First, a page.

Vladimir V. Bulatov. firstname.lastname@example.org
We, Fr 8:30
LECTURE 12. PRODUCT DEVELOPMENT II.
Reading: Ch. 11, 12, addendum sent onto your e-mails.
Three product levels in marketing:
1.Core product: “what the buyer is really buying?” (E.g. Charels Revson [Revlon] recognizes that: “In the factory we make cosmetics; in the store – we sell hope”). Product concept is the idea about benefits, not features. 2.Tangible product – a ready-to-use product that has certain level of quality, features, styling, brand name, and a package. 3.Augment product additionally possesses such benefits as installation, delivery, credit, warranty, after-sale servicing, etc.
Warranty – a statement about manufacturer’s liability for product deficiencies. Guarantee – basically, a money-back promise.
Packaging – a container in which a product is offered for sale. Exist 3 basic benefits of using packaging:
- communication (technical and legal info must be put on a package), - functional (convenience, protection, storage), and
- perceptional (extremely important for final consumer goods because package makes the first [and sometimes the final] impression about a product).
Product Life Cycle: a concept, that describes the stages a new product goes through on a marketplace: development, introduction, growth, maturity, and decline.
4 Stages of Product Life Cycle
I.Introduction phase (Development Stage is Stage #0)
2 strategies are usually practiced:
a. skimming pricing – strategy to cover the costs of development quickly; (3M: “We hit fast, price high, and get the heck out when “me-too” products pour in”) b. penetration strategy – low prices to discourage competitive entry.
II.Growth Stage (Characterized by appearance of repeat purchases). (If a product fails to achieve substantial repeat purchases – it usually fails completely). At this stage product proliferation occurs (appearance of a significant number of model variations). Also, at this stage it is very important to reach as much distribution or shelf space as possible. e.g. From 1986 till 1990 coverage of distribution network by fax machines expanded from 11% to 60%.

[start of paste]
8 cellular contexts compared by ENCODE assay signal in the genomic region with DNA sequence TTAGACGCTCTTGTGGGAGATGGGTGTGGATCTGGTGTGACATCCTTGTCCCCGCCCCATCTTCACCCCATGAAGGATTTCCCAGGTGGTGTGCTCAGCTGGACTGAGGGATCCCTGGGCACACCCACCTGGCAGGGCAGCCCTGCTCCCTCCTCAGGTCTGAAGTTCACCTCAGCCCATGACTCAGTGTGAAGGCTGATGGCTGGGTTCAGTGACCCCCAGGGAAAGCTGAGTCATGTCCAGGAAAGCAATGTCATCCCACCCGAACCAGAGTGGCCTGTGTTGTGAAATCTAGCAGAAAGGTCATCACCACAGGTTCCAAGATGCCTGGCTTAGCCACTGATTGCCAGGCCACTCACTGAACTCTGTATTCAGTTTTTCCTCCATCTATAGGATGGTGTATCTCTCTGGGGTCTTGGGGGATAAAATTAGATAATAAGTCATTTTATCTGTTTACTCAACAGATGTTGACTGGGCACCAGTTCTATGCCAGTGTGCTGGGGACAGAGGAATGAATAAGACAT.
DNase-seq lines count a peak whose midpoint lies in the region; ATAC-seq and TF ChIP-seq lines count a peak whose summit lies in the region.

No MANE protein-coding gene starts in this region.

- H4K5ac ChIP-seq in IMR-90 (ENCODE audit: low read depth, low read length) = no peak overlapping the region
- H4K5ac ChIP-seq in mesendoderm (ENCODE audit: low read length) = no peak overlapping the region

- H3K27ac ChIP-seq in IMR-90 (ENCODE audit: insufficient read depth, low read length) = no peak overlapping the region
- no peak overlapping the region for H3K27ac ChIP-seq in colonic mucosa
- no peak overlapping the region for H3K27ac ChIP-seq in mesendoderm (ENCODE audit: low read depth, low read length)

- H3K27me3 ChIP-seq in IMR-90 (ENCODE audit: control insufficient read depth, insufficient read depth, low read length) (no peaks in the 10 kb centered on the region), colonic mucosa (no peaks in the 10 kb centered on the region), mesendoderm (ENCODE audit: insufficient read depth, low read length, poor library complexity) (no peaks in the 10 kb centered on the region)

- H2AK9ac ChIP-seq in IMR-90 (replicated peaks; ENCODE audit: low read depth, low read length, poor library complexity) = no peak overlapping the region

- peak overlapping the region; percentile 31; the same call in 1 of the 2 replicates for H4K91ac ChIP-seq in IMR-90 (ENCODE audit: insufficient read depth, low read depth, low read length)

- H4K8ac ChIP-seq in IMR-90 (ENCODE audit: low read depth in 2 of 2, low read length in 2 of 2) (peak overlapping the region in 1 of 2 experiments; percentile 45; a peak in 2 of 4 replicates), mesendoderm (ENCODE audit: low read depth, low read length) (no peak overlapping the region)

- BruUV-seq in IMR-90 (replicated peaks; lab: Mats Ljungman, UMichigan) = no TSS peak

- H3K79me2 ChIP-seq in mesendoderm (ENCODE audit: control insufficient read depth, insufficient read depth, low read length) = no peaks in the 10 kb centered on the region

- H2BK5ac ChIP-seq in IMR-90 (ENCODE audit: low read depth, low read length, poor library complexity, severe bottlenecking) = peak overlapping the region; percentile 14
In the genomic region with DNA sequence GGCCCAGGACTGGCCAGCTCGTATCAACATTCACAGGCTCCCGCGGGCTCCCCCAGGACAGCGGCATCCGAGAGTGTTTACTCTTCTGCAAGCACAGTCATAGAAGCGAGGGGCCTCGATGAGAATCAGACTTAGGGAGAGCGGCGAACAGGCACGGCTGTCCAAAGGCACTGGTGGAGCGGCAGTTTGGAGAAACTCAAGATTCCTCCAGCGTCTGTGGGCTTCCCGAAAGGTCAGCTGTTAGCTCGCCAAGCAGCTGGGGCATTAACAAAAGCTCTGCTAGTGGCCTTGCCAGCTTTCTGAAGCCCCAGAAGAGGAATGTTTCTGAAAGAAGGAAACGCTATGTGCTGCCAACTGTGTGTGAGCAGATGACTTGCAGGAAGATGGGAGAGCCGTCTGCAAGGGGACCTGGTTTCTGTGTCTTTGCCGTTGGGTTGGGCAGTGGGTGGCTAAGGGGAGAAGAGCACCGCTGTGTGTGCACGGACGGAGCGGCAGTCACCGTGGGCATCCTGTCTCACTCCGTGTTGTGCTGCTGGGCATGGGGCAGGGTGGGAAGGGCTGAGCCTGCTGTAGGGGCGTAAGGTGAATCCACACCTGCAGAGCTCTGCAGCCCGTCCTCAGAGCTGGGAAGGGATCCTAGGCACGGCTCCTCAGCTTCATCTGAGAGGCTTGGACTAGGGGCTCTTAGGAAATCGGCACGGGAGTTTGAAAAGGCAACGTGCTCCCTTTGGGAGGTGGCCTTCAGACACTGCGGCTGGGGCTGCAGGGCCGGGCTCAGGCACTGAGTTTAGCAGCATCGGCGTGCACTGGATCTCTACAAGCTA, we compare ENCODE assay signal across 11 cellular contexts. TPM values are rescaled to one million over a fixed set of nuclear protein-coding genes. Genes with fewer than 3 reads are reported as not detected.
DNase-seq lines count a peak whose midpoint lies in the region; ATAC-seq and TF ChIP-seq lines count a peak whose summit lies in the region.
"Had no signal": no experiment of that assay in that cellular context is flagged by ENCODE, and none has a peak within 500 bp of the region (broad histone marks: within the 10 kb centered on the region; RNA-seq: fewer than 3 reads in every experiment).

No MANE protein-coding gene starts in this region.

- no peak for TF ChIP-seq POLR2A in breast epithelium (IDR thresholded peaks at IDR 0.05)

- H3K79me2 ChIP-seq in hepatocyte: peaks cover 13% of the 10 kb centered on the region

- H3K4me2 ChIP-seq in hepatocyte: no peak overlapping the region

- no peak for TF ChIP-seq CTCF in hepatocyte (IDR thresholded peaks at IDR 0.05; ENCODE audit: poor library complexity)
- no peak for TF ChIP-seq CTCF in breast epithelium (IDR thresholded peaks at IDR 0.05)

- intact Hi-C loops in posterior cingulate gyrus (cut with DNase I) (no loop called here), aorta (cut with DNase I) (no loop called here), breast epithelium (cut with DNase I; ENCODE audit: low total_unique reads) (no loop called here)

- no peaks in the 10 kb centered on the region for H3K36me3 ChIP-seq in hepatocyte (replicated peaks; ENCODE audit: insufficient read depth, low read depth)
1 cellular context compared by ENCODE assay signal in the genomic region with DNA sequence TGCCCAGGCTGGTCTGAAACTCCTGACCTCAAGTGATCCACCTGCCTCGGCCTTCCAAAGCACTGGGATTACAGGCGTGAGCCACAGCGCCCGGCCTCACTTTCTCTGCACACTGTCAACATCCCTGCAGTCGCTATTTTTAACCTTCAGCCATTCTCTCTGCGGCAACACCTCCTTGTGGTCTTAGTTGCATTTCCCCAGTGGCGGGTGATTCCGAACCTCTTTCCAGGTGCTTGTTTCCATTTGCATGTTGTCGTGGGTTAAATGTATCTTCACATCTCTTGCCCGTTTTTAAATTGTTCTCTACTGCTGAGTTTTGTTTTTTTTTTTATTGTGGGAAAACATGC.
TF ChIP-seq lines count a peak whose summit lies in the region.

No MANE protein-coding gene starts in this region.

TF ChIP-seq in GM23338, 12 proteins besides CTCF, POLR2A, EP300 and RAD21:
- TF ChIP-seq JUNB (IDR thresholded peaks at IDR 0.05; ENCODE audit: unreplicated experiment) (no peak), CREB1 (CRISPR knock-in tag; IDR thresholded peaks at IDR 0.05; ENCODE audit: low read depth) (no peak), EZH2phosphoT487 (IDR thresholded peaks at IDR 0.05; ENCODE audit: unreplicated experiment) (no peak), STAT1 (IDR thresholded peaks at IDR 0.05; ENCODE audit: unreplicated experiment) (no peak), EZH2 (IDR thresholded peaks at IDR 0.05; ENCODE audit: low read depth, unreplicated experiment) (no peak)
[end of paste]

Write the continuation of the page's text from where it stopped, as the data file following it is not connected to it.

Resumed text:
III.Maturity Stage (Marginal competitors leave the market, sales increase at decreasing rate). Major factor in building company’s strategy at this stage is to reduce overall marketing costs by improving its promotional and distribution efficiency.
IV.Decline Stage (occurs when sales and profits begin to drop). Happens not only because of a wrong organizational strategy, but also because of market changes.
Strategies of further product maintenance:
deletion (the most drastic approach because a residual part of consumers may express protest against elimination of a product; e.g. beers “86,” “Amsterdam Navigator” on Ukrainian market). harvesting (retaining a product, while reducing marketing costs to zero; e.g. selling typewriters by IBM in the “era of word-processing equipment). contracting (decreasing production volume amounts and transferring manufacturing process to smaller companies, for which low volumes may still be profitable. Otherwise, original company may continue manufacturing low volumes of a product, but contracting its sales to another firm).
About length of a product life cycle: there are no standards, but exist general notions that: final consumer product life cycles have shorter life cycles than industrial products (except beverages, which, if marketed correctly, may live almost forever); there is a general tendency of shrinking product life cycles (e.g. it took 15 years for TV sets to reach maturity stage, but it took only 3 years for VCR to do the same).
Types of PLCs:
2.High learning and low learning products.
3.Fad goods (e.g. fad = прихоть, причуда).
4.Seasonal, fashion goods (sinusoidal curve).
5.Updating products (e.g. CPUs).
PLC is partially affected by Typical Categories of customers depending on...